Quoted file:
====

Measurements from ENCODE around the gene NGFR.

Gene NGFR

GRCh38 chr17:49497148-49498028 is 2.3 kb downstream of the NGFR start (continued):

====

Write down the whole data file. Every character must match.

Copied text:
Measurements from ENCODE around the gene NGFR.

Gene NGFR

GRCh38 chr17:49497148-49498028 is 2.3 kb downstream of the NGFR start (continued):